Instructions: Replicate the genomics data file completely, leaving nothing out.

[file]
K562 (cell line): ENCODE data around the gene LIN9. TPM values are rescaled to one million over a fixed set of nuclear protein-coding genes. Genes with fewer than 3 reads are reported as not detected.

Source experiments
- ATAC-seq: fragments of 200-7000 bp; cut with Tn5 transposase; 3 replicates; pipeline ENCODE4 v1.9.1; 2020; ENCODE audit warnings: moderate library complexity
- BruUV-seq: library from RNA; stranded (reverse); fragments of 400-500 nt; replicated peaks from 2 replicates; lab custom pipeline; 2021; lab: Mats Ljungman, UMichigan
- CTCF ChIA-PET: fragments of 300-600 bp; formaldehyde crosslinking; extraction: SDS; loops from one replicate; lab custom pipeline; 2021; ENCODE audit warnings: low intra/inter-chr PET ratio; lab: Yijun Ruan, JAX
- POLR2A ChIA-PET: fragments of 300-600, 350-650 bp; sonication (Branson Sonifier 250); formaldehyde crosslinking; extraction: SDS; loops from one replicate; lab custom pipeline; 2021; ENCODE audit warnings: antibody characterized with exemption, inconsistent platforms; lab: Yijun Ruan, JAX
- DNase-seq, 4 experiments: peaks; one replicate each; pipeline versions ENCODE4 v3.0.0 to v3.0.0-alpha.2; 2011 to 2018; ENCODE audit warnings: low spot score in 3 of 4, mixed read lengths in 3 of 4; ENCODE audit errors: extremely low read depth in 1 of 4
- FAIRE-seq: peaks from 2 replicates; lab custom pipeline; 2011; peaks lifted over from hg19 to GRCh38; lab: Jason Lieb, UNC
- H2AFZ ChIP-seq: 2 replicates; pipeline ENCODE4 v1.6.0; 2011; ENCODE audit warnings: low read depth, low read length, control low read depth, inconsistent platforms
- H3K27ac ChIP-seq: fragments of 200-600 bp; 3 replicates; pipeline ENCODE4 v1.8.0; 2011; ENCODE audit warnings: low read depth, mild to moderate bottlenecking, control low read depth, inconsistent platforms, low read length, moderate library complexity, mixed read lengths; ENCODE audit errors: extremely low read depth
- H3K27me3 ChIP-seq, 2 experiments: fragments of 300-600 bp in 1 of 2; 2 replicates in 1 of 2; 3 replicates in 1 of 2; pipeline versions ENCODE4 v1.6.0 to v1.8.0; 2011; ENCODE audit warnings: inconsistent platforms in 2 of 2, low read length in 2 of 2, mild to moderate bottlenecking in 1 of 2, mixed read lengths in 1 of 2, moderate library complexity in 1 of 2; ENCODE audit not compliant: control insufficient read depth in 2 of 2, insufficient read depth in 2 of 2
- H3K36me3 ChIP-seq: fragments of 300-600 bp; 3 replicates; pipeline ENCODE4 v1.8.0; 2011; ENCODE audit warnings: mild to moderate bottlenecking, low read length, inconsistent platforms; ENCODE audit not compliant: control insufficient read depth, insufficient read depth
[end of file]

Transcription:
K562 (cell line): ENCODE data around the gene LIN9. TPM values are rescaled to one million over a fixed set of nuclear protein-coding genes. Genes with fewer than 3 reads are reported as not detected.

Source experiments
- ATAC-seq: fragments of 200-7000 bp; cut with Tn5 transposase; 3 replicates; pipeline ENCODE4 v1.9.1; 2020; ENCODE audit warnings: moderate library complexity
- BruUV-seq: library from RNA; stranded (reverse); fragments of 400-500 nt; replicated peaks from 2 replicates; lab custom pipeline; 2021; lab: Mats Ljungman, UMichigan
- CTCF ChIA-PET: fragments of 300-600 bp; formaldehyde crosslinking; extraction: SDS; loops from one replicate; lab custom pipeline; 2021; ENCODE audit warnings: low intra/inter-chr PET ratio; lab: Yijun Ruan, JAX
- POLR2A ChIA-PET: fragments of 300-600, 350-650 bp; sonication (Branson Sonifier 250); formaldehyde crosslinking; extraction: SDS; loops from one replicate; lab custom pipeline; 2021; ENCODE audit warnings: antibody characterized with exemption, inconsistent platforms; lab: Yijun Ruan, JAX
- DNase-seq, 4 experiments: peaks; one replicate each; pipeline versions ENCODE4 v3.0.0 to v3.0.0-alpha.2; 2011 to 2018; ENCODE audit warnings: low spot score in 3 of 4, mixed read lengths in 3 of 4; ENCODE audit errors: extremely low read depth in 1 of 4
- FAIRE-seq: peaks from 2 replicates; lab custom pipeline; 2011; peaks lifted over from hg19 to GRCh38; lab: Jason Lieb, UNC
- H2AFZ ChIP-seq: 2 replicates; pipeline ENCODE4 v1.6.0; 2011; ENCODE audit warnings: low read depth, low read length, control low read depth, inconsistent platforms
- H3K27ac ChIP-seq: fragments of 200-600 bp; 3 replicates; pipeline ENCODE4 v1.8.0; 2011; ENCODE audit warnings: low read depth, mild to moderate bottlenecking, control low read depth, inconsistent platforms, low read length, moderate library complexity, mixed read lengths; ENCODE audit errors: extremely low read depth
- H3K27me3 ChIP-seq, 2 experiments: fragments of 300-600 bp in 1 of 2; 2 replicates in 1 of 2; 3 replicates in 1 of 2; pipeline versions ENCODE4 v1.6.0 to v1.8.0; 2011; ENCODE audit warnings: inconsistent platforms in 2 of 2, low read length in 2 of 2, mild to moderate bottlenecking in 1 of 2, mixed read lengths in 1 of 2, moderate library complexity in 1 of 2; ENCODE audit not compliant: control insufficient read depth in 2 of 2, insufficient read depth in 2 of 2
- H3K36me3 ChIP-seq: fragments of 300-600 bp; 3 replicates; pipeline ENCODE4 v1.8.0; 2011; ENCODE audit warnings: mild to moderate bottlenecking, low read length, inconsistent platforms; ENCODE audit not compliant: control insufficient read depth, insufficient read depth